From the archives. ‘Tales From The Betting Ring’ #1 Christmas 2004

With racing off again and the prospect of new tales looking thin on the ground I thought I’d share one of a few year’s worth of old ‘Tales’ I rescued from an old hard-drive. Here’s one from 9 years ago. First published in Racing Ahead magazine.

Tales From The Betting Ring
Christmas 2004
Simon Nott

Most people turned up at Wincanton oblivious to the fact that there had been an earlier inspection. Stuffed full of mince pies and turkey the amassed ranks of bookmakers who occupied the often half-empty pitches were licking their lips at the prospect of relieving some of the 12,000 strong crowd of some of their Christmas money. The Boxing Day meeting is traditionally one where the books fill the hod, bet to figures and let the results look after themselves. That prospect was tarnished slightly when rumour spread around the ring of a recent pitch sale to a bookmaker who it has to be said is his colleague’s worst nightmare and a punters dream. The sight of various books upping tools to get away from the new purchaser of a prime pitch was one to behold.

Once the excitement of pitching-in had subsided most firms got straight to work trying to fill those hods and get the Christmas expenses. They were in for a shock. Lamps Return was plunged on, bundles of cash from shrewds were being thrust into the hands of bookmakers just keen to lay the once a year £5 punters. They were taken by surprise and the price plummeted from 7/2 all rates down to 2/1f. That sort of move is not really the sort of thing the books looking to bet tidy were looking for, neither was the each way tickle on Cream Cracker who was backed from 25 into 16/1. It would not normally be too easy to get much on each way in a Novice Hurdle but the books were keen to accommodate the punters who only ever bet on the Grand National and ask for each way out of habit, so the generally redundant each way signs had been dusted off and were up. Lamps Return won pulling up and Cream Cracker finished second. The groan from the ring was audible but there were some smug smiles from those layers who had managed to stick to the plan and bet ‘overs’ if possible.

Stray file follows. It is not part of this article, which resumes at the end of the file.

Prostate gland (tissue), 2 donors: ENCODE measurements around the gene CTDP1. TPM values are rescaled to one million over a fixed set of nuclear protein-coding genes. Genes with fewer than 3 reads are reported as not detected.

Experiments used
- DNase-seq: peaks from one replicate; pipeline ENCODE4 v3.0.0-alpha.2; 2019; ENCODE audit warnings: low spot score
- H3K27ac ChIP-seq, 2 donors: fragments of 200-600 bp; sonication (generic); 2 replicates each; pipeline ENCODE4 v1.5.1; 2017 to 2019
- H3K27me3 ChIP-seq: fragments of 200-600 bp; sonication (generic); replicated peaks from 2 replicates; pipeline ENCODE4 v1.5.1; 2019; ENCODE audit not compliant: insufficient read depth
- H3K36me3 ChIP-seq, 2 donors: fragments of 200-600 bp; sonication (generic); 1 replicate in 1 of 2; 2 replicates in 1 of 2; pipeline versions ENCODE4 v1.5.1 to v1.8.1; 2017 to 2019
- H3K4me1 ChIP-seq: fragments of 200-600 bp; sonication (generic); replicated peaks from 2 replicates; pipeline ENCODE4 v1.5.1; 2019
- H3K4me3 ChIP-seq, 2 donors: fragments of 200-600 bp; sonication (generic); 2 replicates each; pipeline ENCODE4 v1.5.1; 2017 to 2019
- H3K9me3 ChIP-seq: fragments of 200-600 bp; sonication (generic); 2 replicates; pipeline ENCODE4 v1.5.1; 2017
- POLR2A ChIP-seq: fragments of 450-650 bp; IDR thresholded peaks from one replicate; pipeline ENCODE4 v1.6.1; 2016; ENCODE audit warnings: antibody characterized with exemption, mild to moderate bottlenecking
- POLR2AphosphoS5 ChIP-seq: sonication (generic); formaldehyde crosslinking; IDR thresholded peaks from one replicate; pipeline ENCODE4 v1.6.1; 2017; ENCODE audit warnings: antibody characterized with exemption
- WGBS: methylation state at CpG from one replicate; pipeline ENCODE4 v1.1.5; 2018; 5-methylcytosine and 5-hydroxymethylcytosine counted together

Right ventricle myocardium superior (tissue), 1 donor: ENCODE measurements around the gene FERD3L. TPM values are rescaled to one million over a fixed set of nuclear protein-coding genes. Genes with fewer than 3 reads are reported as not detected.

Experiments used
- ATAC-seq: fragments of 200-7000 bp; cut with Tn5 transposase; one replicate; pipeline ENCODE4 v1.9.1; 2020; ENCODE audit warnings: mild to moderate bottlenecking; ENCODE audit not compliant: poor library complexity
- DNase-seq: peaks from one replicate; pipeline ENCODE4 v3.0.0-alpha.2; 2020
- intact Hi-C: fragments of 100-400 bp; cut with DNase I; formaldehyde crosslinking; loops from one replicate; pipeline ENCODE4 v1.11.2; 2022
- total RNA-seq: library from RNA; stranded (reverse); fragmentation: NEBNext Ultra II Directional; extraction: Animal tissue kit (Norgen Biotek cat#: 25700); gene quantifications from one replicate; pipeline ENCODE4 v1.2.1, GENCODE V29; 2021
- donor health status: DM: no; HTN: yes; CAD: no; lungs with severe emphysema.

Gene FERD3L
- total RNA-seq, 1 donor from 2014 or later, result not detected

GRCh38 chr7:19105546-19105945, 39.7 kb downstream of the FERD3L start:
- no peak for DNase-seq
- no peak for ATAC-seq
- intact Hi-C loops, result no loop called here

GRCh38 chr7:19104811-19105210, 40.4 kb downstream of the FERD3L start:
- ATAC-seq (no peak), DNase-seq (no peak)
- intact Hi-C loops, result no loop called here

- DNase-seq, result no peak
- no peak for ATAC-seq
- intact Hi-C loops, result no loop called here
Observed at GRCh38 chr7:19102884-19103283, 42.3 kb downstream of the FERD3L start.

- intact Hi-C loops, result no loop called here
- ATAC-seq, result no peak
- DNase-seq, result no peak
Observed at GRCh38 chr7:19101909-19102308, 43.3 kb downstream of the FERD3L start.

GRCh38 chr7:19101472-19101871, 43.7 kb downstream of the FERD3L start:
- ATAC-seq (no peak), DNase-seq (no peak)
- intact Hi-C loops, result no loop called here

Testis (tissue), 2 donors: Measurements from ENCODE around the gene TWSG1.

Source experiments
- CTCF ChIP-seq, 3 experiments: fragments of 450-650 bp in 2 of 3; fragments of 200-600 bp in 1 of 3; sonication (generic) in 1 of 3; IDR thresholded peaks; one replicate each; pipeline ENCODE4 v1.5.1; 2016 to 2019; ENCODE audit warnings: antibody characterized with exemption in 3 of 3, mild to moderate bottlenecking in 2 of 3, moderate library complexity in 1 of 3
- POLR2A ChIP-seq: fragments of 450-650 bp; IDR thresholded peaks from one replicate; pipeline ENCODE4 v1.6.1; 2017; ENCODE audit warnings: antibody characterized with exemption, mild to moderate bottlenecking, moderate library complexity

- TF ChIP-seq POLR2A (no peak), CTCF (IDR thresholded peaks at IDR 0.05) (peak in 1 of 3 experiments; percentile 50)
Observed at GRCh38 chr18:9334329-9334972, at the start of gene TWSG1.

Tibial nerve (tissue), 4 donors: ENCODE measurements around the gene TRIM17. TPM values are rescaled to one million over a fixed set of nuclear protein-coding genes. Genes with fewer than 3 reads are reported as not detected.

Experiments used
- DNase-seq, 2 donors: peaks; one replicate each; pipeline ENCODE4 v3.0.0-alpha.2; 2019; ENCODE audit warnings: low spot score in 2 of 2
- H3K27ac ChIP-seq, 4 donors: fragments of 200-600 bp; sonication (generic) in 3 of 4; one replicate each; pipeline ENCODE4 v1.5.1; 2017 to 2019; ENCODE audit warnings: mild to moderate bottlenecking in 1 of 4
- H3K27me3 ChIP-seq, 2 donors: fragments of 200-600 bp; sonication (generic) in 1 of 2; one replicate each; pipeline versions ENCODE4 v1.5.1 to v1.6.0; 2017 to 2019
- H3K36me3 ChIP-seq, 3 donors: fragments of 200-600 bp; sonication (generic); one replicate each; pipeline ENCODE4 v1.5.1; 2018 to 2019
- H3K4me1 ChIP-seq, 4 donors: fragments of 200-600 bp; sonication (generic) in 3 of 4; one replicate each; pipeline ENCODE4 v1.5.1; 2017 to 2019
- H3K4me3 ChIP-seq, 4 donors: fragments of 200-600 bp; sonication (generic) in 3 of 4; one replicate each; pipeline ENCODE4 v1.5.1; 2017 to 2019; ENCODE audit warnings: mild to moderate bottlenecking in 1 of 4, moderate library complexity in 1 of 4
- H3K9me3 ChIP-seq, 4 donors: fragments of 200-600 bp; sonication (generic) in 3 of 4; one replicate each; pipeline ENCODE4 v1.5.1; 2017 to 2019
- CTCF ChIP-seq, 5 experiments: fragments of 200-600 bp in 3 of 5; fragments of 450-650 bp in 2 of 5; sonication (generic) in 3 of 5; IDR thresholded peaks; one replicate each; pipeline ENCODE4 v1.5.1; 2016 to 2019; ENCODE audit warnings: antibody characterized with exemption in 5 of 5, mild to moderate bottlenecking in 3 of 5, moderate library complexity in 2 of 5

Tribal King was a similar story, 11/4 into 9/4f and won pulling up too. The bookmakers who had arrived confident of hitching a ride on the gravy train were looking somewhat jaded as they paid out long lines of winning punters. To make things worse many who were each way on second placed Luneray 12 into 11/1 and 10/1 shot 3rd Beau Supreme.

With two defectors the Handicap Hurdle was reduced to 16 runners, holiday crowd or not the each way signs were slung into the darkest depths of the kit bags. Martin Pipe’s Honan was backed from 5/1 into 4/1, then 50/1 shot Le Gris was withdrawn, the speed and agility displayed by bookmakers and their staff in retrieving the ‘each way taken’ signs was admirable, then it went their way. Winner, Mystery was short but hard to lay, 11/2 from 4/1, On A Deal was an unsupported 50/1 while third place Coustou was hardly order of the day at 16/1, 4th and out of the money due to the non runner was none other than Honan. It wasn’t all rosy for the books though, an SP percentage of 117% in a 15-runner handicap proved that some of the bookmakers at the business end of the ring haven’t grasped the idea that when there is a massive crowd there is no need to tear up the market. Which of course is great news for punters who come racing but not so good for the back row bookie trying to scrape a living.

Bambi De L’Orme was a drifter from 11/8 to 13/8f and was beaten when fell at the last, the eventual winner Master Rex was backed from 7/1 into 5/1 and once again proved costly for the books. Unusually there were no Exchange Arbing firms in evidence in the ring so some sharp bookmakers were able to take advantage of price anomalies to hedge themselves. Which was just as well, because had their not been such a crowd and good business the results would have resulted in financial bookie meltdown. Dangerously Good won the next having been backed from 7/2 into 5/2f.